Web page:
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1. Avoiding the squeeze: Trusts, estates, and the new ATRA tax regime   CPEDirect

BY Robert S. Barnett, Esq., CPA, and Elizabeth Forspan, Esq.
Trusts and estates are recognized as separate taxable entities for federal income tax purposes. The estate or trust must file a return on Form 1041, U.S. Income Tax Return for Estates and Trusts, on or before the 15th day of the fourth month following the close of the tax year if it has gross income of $600 or more.

2. PFP Q&A: Planning for change   CPEDirect

BY Chris Baysden
With the Baby Boomer generation hitting retirement age, personal financial planning has become an increasingly important service for many accounting firms. But practitioners are dealing with plenty of changes, including the implementation of new tax laws and the landmark rollout of new standards. The JofA assembled a team of industry insiders for a round-table discussion of the important issues affecting CPAs who advise individual clients in retirement, tax, estate, risk management, and/or investment planning at such an important time.

3. Tax considerations when dividing property in divorce   CPEDirect

BY Ray A. Knight, CPA, J.D. and Lee G. Knight, Ph.D.
The emotional aspects of a divorce often interfere with planning for the efficient distribution of the marital estate. The shock and ill feelings may create a barrier between spouses that prevents even discussing issues. Tax practitioners need to know how to explain to a divorcing client the tax realities, to avoid any post-divorce tax surprises.

4. Tax planning for 2013   CPEDirect

BY Ted Sarenski, CPA/PFS
CPAs have an unprecedented opportunity to demonstrate their value in the following ways before the end of 2012, when the Bush-era tax cuts are set to expire, estate and gift tax exemptions are scheduled to shrink back to $1 million, and current proposals could diminish the planning advantages of grantor and dynasty trusts.

5. New portability rules: A cure for incomplete estate planning   CPEDirect

BY Jerome A. Deener, Esq.
Many CPAs are involved in representing estates of decedents who died in 2011 and 2012. In dealing with such estates, it is important to focus on the new Code provisions allowing portability of the decedent’s unused lifetime gift and estate exclusion amount to the surviving spouse. A failure to do so can result in the loss of a significant estate and gift tax benefit for the surviving spouse that could easily be overlooked.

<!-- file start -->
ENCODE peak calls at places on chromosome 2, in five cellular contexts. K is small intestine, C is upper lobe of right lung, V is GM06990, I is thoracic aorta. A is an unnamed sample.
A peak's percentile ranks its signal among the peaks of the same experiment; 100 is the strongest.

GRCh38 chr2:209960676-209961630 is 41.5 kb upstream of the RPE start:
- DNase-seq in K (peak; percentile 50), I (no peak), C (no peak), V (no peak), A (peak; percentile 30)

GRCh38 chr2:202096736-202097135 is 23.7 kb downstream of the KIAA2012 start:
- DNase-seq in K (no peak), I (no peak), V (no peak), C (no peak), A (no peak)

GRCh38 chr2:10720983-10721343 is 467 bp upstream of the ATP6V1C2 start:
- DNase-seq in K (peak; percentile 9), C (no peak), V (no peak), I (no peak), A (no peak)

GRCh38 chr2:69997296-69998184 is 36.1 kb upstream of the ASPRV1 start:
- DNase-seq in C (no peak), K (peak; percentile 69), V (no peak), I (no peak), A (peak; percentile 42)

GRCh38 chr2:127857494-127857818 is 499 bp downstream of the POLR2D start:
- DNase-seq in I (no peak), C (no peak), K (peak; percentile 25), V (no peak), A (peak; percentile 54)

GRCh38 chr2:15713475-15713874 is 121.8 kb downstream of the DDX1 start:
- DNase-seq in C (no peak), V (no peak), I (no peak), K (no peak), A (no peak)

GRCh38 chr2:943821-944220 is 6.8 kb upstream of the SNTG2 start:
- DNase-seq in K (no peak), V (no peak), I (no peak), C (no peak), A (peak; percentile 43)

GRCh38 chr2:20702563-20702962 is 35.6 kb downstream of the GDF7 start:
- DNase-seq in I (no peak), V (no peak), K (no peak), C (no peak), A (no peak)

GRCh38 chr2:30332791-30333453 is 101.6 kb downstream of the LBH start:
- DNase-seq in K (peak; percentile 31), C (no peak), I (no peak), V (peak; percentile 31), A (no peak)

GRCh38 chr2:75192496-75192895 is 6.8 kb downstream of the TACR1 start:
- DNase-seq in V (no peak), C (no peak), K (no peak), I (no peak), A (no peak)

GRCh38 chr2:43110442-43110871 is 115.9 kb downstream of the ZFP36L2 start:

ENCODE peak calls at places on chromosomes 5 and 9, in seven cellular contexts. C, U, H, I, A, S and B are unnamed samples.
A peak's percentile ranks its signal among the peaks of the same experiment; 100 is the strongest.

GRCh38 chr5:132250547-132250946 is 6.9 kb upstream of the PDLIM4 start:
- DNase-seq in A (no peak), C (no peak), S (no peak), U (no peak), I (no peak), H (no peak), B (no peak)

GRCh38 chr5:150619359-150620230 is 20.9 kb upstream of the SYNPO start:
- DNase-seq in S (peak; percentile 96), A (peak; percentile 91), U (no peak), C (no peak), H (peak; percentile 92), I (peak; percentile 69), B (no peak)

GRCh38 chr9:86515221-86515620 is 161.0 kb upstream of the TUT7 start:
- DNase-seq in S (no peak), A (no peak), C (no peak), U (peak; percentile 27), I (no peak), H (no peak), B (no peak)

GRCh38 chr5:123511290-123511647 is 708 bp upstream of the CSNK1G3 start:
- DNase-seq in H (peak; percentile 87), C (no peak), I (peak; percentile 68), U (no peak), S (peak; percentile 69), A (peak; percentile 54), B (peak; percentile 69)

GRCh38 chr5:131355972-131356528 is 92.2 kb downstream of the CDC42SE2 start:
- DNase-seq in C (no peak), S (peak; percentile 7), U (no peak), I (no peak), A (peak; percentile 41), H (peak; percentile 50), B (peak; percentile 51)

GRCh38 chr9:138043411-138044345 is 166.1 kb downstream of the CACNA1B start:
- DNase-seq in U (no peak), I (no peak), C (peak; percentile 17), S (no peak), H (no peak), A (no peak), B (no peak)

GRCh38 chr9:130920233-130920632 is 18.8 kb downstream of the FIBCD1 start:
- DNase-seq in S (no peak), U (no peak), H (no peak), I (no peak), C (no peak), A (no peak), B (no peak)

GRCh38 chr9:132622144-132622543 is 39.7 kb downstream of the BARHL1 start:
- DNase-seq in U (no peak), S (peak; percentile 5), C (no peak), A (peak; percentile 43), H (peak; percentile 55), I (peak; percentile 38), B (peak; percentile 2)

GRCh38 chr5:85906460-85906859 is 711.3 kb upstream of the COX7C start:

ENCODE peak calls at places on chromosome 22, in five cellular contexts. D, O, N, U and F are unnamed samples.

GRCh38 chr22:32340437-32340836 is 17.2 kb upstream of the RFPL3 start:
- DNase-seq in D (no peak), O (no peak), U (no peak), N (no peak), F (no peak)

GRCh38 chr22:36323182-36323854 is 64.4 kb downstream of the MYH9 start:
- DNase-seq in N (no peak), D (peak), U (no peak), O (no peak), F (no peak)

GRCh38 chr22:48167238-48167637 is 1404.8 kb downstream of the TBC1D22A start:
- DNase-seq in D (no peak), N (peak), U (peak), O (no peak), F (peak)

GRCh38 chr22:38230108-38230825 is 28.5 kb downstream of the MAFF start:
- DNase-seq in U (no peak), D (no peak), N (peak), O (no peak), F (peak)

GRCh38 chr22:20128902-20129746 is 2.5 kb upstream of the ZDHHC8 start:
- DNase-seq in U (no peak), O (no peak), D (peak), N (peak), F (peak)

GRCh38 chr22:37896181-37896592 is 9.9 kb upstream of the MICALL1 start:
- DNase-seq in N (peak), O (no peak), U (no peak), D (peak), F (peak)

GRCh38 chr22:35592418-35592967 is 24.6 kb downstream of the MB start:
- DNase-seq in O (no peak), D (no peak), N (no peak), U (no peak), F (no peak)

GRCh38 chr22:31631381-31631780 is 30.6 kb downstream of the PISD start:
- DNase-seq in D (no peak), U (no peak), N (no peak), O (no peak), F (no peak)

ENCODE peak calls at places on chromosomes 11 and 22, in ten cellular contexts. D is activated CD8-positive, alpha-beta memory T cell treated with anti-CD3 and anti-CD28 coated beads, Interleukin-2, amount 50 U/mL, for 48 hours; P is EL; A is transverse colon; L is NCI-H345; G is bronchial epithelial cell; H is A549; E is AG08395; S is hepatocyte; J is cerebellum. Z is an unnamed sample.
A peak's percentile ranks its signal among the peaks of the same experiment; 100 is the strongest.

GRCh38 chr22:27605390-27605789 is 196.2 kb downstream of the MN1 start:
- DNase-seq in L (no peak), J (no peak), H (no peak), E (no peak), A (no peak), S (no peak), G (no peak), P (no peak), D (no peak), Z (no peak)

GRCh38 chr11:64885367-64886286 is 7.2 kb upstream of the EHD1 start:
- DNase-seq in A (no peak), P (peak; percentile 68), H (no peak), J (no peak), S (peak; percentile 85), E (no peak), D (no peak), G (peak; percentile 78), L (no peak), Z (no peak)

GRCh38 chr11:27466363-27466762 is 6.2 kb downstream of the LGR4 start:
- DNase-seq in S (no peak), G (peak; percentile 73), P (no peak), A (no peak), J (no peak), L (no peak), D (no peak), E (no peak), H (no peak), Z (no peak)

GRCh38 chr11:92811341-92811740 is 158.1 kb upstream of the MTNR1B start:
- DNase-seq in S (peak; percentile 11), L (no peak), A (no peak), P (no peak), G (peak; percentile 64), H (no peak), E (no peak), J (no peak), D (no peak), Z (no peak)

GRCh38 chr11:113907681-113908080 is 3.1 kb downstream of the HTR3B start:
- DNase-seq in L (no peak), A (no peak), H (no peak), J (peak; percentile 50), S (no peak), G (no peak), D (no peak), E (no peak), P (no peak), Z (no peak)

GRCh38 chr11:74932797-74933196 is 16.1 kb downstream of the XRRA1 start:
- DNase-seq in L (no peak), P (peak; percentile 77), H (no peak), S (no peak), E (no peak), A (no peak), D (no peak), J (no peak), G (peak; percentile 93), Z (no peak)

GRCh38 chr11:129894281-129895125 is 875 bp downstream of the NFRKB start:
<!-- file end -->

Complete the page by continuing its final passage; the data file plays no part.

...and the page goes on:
6. Total Tax Insights   CPEDirect

BY Jeff Drew
CPAs, more than any other professionals, understand the impact that taxes have on people’s finances. The AICPA, as part of its push to promote financial literacy, has introduced the Total Tax Insights calculator, an online tool designed to give U.S. taxpayers a clearer, more complete picture of their estimated total federal, state, and local tax obligation.

7. Tax-advantaged investing for an uncertain economy  

BY Seth Hammer, CPA, Ph.D., and Charles J. Russo, CPA, Ph.D.
Investors and their advisers have weathered several years of turmoil, with market conditions often upending conventional investing approaches and related tax strategies. As recently as summer 2010, Federal Reserve Board Chairman Ben Bernanke testified before Congress that the outlook for the U.S. economy remained “unusually uncertain.” Slightly more than a year later, on Aug.

8. The 10 most powerful postmortem planning pointers for trusts and estates  

BY Karen S. Cohen, CPA
After a client passes away, there is much more to do than just prepare a final Form 1040, U.S. Individual Income Tax Return. Taking control of the postmortem planning process can be a powerful way to save tax dollars for the decedent’s estate and family. Postmortem planning also applies to Form 706, United States Estate (and Generation-Skipping Transfer) Tax Return; state death tax returns, if needed; and income tax returns for the estate and any revocable trusts set up during life.

9. Tax planning for parents of college students   CPEDirect

BY Joseph D. Beams, CPA, Ph.D., and John W. Briggs, Ph.D.
As parents plan for their children’s higher education, they may choose from an array of tax-favored savings vehicles and deductions and credits. Options include education savings plans, education credits, deduction of educational expenses, education savings bonds, education loans and other alternatives. No single option works best for everyone, but by reviewing the pros and cons of each alternative, families can choose a strategy that best meets their needs.

10. When a client leaves or loses a job  

BY Michael J. Aloi
Given the continued weakness in the economy and an unemployment rate still above historic norms, now is a good time to review the financial planning issues clients face when they leave a job or are laid off. A CPA’s timely and proactive advice can have a lasting effect.
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